Unidirectional infrared signaling may be used for display devices to transmit synchronization and shutter timing information to control active shutter eyewear. In an embodiment, multiple elements are communicated to the eyewear including, but not limited to, one or more of the following: how to align in time the shutter action with the display action; the sequence of shutter action (i.e., the order to open and close each shutter); the duration each shutter is open or closed; and the mode of operation (e.g., whether the system is operating in “mono” or “stereo” mode). This disclosure relates, in part, to sending open and close shutter commands to accomplish the above described elements of communication. This disclosure also expands on that concept and provides embodiments for enhanced interference rejection.

In some of the disclosed embodiments, a general purpose shutter glasses implementation allows an integrated eyewear design having a decoding mechanism 302 and a controller mechanism 304 to support a wide variety of displays and multiple operating modes (e.g., 2D, 3D, dual view, etc.) and can also transparently accommodate improvements in display technology.

In some of the disclosed embodiments, the infrared signal (e.g., 205 in FIGS. 2 and 301 in FIG. 3) is offset from a shutter glasses switching point by an amount that minimizes interference while still allowing the eyewear to track changes in the timing of the infrared signal received from the display system. This will be discussed in further detail below in relation to FIG. 6.

The present disclosure provides a protocol for controlling the shutter operation of the shutter glasses (e.g., 201, 203, and 205 of FIG. 2; and 301, 303, 305 of FIG. 3). In an embodiment, the protocol is transmitted over an infrared link. The commands may be implemented as a pulse code scheme which may be transferred and decoded at very low cost. This scheme allows for a single eyewear design that may work with displays from multiple vendors.

A display vendor may optimize the duty cycle and switching points of the eyewear based on the characteristics of each display model or technology. Commands are sent indicating which shutter to open or close and when to open or close that shutter. One benefit resulting from this type of control is that it allows for specific and precise segments of content to be viewed. For example, in an embodiment, both lenses are closed during a segment of time in which left image content is on the display. At this time, the left image content may be partially written or may not be at an appropriate level for proper viewing. Once the left image content is ready for viewing, the left shutter is opened. Thus, the shutter is opened during the portion of the left image content cycle in which the left image content is ready for viewing. Another benefit for this type of control is that different types of displays may be used with the eyewear. The variations in display technology may be reflected in the timing of the signals (discussed further below in relation to FIG. 6) generated by the display used for controlling the eyewear. Also, improvements in display technology may be reflected in the timing of the signals generated by the display (discussed further below in relation to FIG. 6), with minimal or substantially no modifications to the eyewear design. And, likewise, improvements in eyewear technology will have minimal impact on the design of the display device.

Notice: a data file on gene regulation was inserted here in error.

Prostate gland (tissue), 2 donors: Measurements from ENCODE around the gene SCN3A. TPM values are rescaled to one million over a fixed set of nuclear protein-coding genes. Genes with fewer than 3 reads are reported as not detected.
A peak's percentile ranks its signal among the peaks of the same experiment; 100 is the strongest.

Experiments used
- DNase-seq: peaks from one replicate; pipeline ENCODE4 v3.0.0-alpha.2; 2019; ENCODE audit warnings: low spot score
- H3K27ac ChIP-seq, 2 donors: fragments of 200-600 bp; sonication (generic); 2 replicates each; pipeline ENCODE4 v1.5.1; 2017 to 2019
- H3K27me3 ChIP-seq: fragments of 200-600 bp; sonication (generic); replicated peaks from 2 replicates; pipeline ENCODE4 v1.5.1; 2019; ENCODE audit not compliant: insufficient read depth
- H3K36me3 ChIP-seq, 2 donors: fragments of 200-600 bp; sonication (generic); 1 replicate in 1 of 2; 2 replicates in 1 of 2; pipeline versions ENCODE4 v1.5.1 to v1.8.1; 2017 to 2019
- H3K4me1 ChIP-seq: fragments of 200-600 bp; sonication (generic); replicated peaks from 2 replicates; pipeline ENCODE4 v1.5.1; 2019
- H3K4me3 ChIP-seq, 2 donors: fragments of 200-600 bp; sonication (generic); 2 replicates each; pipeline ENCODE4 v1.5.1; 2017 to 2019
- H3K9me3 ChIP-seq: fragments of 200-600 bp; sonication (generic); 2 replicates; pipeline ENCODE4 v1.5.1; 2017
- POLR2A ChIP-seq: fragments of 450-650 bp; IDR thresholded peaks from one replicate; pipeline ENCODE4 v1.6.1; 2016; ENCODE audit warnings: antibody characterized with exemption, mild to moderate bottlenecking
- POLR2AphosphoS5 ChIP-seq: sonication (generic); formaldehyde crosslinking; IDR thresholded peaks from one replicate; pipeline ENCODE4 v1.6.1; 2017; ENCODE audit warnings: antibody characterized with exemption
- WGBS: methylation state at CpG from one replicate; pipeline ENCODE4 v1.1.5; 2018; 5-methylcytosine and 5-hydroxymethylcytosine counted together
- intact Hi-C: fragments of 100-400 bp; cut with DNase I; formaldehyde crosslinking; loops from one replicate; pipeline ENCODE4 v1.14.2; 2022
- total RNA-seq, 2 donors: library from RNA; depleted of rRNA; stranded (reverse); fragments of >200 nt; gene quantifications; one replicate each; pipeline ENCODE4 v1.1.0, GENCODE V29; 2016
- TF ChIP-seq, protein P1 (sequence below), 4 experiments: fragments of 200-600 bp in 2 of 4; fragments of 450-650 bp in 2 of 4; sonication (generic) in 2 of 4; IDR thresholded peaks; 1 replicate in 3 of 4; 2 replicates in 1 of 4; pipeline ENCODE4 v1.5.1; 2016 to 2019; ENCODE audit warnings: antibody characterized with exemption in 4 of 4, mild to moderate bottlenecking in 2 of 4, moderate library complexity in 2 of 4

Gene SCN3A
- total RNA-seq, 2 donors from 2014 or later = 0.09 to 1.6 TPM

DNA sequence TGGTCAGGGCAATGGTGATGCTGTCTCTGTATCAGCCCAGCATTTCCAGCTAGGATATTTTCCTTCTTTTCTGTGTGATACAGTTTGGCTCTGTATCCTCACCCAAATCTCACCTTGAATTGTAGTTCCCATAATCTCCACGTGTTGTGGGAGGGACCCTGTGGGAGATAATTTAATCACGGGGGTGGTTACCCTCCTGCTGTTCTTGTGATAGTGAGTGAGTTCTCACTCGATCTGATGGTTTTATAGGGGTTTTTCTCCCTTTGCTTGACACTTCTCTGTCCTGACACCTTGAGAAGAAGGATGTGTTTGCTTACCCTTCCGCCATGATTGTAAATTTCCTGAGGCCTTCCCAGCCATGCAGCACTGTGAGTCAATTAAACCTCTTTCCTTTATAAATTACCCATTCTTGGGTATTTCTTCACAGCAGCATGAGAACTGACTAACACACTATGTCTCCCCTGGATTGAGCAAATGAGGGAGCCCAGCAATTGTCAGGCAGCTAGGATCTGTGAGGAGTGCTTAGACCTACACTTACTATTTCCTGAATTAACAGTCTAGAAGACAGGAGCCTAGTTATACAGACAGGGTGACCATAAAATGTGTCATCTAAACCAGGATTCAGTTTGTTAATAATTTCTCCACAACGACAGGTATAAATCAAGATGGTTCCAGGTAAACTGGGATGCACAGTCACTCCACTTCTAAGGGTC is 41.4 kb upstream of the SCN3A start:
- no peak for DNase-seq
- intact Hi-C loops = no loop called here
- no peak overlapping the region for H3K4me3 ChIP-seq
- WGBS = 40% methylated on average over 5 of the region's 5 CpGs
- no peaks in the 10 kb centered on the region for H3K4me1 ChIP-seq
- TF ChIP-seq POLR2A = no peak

In addition to the protocol, the present disclosure establishes a set of timing designs to control the time between receiving a command and acting on it and the minimum time between commands. This disclosure also allows for increased sensitivity to the infrared signal which will increase range, reduce power, and lower cost for both the eyewear and display. This disclosure also provides a command encoding and timing scheme to enhance the protocol by enhancing command sequence qualification, which provides better timing and enhances interference rejection.

Protocol

A pulse code protocol may be utilized to transfer a data packet, which indicates the action that the eyewear is to take.

In an embodiment, in operation, the data transfer is performed at a rate of 65536 bits/sec, which is derived from an up-conversion of an inexpensive 32768 Khz watch crystal-based oscillator and selected to avoid operating at popular infrared remote control data rates. The quiescent state between data packets is a logic zero. The start of a packet is indicated by the bit sequence “1010”. The next four bits of the data sequence indicate the action to be performed. To simplify the detection of the data packet header and prevent false header detection in an electrically noisy environment, several of the codes are avoided. In an embodiment, to provide more robust data transfer in an electrically noisy environment, each command may have at least one ‘0’ to ‘1’ and at least one ‘1’ to ‘0’ transition. FIG. 4 is a table 400 of the available “action codes” and codes suitable for utilization. As shown in table 400, codes that are “avoided” are undesirable for utilization in this embodiment of the disclosed schema.

In an embodiment, the differentiation between Dual View modes A and B is made by the eyewear (i.e., a user may manually select which image they wish to view).

Detection